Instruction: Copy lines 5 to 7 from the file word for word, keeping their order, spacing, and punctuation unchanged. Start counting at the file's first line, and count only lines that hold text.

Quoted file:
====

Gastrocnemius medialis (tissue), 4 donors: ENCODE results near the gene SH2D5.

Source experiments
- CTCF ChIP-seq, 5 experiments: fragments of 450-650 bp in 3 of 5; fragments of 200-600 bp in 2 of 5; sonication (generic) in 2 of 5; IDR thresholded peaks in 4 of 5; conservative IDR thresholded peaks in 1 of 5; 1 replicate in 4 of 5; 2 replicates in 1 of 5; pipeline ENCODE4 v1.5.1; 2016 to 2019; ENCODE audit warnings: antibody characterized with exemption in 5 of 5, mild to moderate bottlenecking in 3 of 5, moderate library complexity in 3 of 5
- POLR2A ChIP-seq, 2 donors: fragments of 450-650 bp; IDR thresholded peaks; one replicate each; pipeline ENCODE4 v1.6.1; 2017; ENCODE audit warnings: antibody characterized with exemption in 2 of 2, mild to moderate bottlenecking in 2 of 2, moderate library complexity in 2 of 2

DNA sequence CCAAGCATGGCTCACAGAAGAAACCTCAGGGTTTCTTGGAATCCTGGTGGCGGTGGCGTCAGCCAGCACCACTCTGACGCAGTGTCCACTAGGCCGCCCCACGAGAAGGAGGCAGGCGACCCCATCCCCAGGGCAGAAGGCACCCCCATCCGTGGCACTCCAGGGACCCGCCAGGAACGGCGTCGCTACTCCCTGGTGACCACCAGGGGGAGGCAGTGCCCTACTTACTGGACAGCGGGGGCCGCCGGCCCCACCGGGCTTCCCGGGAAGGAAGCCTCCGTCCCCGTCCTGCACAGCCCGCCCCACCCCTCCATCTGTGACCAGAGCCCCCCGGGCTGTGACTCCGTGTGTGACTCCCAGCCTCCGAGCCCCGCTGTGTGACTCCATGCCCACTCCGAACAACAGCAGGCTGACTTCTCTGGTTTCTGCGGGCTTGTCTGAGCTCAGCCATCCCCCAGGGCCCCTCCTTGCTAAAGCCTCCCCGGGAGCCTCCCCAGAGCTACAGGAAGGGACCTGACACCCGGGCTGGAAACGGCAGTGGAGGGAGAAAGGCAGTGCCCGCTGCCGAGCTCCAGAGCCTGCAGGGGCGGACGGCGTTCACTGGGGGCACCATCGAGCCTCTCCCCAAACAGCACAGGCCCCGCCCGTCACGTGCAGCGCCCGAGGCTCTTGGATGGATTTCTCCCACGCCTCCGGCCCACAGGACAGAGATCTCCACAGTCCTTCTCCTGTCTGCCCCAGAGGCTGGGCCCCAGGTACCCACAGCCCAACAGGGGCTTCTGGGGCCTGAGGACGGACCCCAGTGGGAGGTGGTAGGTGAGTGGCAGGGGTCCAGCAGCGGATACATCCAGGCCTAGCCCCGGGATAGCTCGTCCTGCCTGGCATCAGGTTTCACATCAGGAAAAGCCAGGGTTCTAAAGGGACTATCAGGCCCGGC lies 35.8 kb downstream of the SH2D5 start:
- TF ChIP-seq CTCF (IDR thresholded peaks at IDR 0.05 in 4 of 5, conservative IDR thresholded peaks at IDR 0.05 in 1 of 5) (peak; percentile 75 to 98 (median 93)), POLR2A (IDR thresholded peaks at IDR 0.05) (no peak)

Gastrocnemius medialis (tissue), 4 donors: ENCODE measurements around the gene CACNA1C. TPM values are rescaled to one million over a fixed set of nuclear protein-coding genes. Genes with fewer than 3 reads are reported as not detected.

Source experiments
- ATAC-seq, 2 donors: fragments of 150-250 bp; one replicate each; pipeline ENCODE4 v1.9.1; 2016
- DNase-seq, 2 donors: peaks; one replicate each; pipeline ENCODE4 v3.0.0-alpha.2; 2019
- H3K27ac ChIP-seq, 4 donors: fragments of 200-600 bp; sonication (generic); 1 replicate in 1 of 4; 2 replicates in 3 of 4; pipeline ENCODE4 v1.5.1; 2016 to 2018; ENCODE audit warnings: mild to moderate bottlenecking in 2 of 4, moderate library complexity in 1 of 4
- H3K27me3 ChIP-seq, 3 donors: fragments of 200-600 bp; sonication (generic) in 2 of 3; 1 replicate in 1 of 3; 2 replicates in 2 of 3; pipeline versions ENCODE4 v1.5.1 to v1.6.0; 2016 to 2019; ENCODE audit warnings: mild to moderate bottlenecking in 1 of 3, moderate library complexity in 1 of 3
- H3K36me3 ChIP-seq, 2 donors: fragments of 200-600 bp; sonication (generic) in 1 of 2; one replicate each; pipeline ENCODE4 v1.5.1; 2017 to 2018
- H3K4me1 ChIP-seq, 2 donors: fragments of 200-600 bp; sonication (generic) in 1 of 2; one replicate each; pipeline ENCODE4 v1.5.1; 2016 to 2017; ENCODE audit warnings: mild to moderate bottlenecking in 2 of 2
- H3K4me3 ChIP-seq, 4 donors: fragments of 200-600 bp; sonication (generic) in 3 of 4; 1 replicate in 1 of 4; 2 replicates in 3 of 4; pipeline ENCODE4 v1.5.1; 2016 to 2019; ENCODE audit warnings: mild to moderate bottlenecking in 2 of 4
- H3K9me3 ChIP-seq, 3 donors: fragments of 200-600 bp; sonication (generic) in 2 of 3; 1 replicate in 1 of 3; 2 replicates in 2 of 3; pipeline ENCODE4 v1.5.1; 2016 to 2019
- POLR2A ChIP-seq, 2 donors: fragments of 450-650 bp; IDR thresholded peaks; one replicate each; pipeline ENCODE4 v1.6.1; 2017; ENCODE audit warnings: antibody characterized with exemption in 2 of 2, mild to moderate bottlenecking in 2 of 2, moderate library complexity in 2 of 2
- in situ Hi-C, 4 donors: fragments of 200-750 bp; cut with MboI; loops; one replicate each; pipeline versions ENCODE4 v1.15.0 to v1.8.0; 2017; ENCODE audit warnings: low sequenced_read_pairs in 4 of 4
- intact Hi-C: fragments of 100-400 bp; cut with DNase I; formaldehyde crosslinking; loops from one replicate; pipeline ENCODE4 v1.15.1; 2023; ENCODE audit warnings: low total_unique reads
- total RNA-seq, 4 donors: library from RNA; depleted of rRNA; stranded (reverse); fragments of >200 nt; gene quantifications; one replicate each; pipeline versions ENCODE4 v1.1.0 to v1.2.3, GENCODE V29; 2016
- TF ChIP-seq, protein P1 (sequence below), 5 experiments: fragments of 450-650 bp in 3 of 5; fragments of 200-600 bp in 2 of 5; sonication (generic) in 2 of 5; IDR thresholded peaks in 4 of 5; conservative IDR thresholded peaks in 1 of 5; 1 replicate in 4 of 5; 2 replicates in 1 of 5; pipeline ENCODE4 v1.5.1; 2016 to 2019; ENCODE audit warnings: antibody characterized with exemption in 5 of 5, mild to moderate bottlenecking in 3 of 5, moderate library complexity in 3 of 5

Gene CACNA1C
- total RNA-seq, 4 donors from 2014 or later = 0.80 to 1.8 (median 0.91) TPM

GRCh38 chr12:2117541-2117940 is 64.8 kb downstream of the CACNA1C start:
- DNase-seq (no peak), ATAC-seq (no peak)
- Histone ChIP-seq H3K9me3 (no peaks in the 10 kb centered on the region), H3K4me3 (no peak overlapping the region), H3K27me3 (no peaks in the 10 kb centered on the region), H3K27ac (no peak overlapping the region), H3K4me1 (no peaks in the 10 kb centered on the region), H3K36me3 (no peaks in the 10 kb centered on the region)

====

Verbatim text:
DNA sequence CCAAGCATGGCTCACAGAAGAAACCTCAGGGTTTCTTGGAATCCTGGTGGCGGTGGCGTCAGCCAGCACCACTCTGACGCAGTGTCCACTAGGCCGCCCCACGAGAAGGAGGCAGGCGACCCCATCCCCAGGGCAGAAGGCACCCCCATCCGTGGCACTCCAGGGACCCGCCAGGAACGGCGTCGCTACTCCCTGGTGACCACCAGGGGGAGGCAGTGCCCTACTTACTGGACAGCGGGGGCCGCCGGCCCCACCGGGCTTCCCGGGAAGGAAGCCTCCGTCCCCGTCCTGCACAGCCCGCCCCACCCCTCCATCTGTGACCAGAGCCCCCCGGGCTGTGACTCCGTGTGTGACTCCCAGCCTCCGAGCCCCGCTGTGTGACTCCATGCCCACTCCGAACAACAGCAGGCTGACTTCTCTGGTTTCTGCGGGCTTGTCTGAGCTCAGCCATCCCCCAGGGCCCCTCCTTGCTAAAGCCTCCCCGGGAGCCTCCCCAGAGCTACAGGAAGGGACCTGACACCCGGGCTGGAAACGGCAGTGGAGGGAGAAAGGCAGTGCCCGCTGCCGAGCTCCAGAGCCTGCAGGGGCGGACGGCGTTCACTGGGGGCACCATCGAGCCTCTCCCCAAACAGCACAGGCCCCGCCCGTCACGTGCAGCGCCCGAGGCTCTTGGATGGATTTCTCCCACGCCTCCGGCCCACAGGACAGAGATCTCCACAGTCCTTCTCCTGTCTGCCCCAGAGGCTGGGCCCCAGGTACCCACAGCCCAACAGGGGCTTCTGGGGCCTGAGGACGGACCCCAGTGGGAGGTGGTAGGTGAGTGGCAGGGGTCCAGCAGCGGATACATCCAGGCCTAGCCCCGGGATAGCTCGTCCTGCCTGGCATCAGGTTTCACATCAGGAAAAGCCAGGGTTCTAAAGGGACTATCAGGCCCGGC lies 35.8 kb downstream of the SH2D5 start:
- TF ChIP-seq CTCF (IDR thresholded peaks at IDR 0.05 in 4 of 5, conservative IDR thresholded peaks at IDR 0.05 in 1 of 5) (peak; percentile 75 to 98 (median 93)), POLR2A (IDR thresholded peaks at IDR 0.05) (no peak)

Gastrocnemius medialis (tissue), 4 donors: ENCODE measurements around the gene CACNA1C. TPM values are rescaled to one million over a fixed set of nuclear protein-coding genes. Genes with fewer than 3 reads are reported as not detected.